Washington's efforts in the late 1970's to stamp out child pornography by declaring it illegal were enormously effective, closing off traditional outlets for illicit images.
But the Internet soon presented an alternative. In the early 1980's, through postings on bulletin board systems, pedophiles went online to swap illegal images. From there, they could easily converse with others like themselves, and they found theirs to be a community of diverse backgrounds.
In the conversations observed by The Times, the pedophiles often discussed their personal lives. Their individual jobs were described as being a disc jockey at parties ("a high concentration of gorgeous" children, a man claiming to hold the job said); a pediatric nurse ("lots of looking but no touching"); a piano teacher ("I could tell you stories that would make you well I'll be good"); an employee at a water theme park ("bathing suits upon bathing suits!!!!!"); and a pediatrician specializing in gynecology ("No need to add anything more, I feel").
The most frequent job mentioned, however, was schoolteacher. A number of self-described teachers shared detailed observations about children in their classes, including events they considered sexual, like a second-grade boy holding his crotch during class.
The man relating that story held up that action as an expression of sexuality; he was not dissuaded when another participant in the conversation suggested that the boy might have just needed to go to the bathroom.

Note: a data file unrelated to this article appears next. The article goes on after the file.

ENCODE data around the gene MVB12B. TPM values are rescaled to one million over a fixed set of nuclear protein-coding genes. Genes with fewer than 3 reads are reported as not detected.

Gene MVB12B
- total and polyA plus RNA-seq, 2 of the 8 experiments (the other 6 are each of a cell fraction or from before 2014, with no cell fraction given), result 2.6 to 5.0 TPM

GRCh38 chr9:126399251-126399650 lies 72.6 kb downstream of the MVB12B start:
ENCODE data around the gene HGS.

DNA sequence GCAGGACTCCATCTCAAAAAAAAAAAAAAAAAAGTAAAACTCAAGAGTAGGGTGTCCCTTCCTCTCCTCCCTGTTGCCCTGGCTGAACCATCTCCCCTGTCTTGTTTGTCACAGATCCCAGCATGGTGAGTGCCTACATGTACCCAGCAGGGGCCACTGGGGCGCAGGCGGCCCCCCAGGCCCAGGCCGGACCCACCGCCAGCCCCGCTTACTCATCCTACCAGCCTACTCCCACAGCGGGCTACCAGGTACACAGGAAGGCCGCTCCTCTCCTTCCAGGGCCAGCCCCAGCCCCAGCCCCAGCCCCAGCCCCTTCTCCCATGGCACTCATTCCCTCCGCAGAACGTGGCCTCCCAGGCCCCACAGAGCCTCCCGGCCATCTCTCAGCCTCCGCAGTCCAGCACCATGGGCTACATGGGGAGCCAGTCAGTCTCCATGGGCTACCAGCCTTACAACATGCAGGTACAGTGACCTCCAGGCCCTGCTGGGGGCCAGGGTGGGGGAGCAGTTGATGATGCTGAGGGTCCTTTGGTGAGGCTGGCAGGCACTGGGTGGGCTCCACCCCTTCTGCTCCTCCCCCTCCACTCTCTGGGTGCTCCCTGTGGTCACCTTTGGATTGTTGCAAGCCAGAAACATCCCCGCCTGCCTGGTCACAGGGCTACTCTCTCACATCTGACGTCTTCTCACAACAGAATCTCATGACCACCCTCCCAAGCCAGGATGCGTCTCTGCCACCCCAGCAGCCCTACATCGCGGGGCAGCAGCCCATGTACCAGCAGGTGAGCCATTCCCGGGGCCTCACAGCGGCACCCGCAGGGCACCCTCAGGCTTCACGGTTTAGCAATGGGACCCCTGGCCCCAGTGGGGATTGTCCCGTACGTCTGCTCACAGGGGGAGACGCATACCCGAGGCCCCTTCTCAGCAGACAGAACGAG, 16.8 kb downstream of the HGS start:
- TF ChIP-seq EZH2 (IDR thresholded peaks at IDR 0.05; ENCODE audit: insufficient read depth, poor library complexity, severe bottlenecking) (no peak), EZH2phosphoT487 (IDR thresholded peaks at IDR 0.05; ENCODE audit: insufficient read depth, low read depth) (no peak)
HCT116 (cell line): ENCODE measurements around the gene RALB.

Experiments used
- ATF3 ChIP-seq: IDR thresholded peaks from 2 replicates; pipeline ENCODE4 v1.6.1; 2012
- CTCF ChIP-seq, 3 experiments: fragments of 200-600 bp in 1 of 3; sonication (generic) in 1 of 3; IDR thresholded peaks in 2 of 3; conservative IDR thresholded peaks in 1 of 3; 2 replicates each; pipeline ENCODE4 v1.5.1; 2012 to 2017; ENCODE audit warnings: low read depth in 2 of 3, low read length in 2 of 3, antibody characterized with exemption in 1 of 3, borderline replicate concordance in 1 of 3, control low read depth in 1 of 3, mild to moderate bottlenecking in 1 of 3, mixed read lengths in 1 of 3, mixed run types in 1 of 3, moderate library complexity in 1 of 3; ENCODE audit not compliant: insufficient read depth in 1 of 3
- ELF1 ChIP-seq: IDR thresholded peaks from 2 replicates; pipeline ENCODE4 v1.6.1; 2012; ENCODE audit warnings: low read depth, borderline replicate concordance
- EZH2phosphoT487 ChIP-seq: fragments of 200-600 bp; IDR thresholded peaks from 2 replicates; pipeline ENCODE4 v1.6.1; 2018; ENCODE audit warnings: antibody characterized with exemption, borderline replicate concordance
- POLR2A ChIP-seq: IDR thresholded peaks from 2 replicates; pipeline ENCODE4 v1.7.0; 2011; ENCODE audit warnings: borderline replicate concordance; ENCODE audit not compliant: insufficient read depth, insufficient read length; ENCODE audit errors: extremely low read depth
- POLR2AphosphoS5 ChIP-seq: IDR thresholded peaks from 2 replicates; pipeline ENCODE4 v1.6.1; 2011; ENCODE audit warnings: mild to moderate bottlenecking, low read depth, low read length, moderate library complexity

Some pedophiles revealed that they gained access to children through their own families. Some discussed how they married to be close to the children from their wives' previous marriages. Pedophiles who said they were fathers described moments involving their own children, such as a man who told of watching his sons change for swimming in a locker room, complete with details about the older boy's genitals and emerging pubic hair. Others insisted they would never feel any interest in their own children, but commented on the benefits presented by parenthood.
"I have a daughter and have never been attracted to her," a man with the screen name of jonboy wrote. But, he added, "I did find her friends very attractive."
Pedophiles chafe at suggestions that such comments reflect risks to minors. They point out, correctly, that family members and friends—not strangers—are the most frequent perpetrators of child sexual abuse. They never note, however, that the minors mentioned in their online discussions are most frequently those they know well, like relatives and children of friends.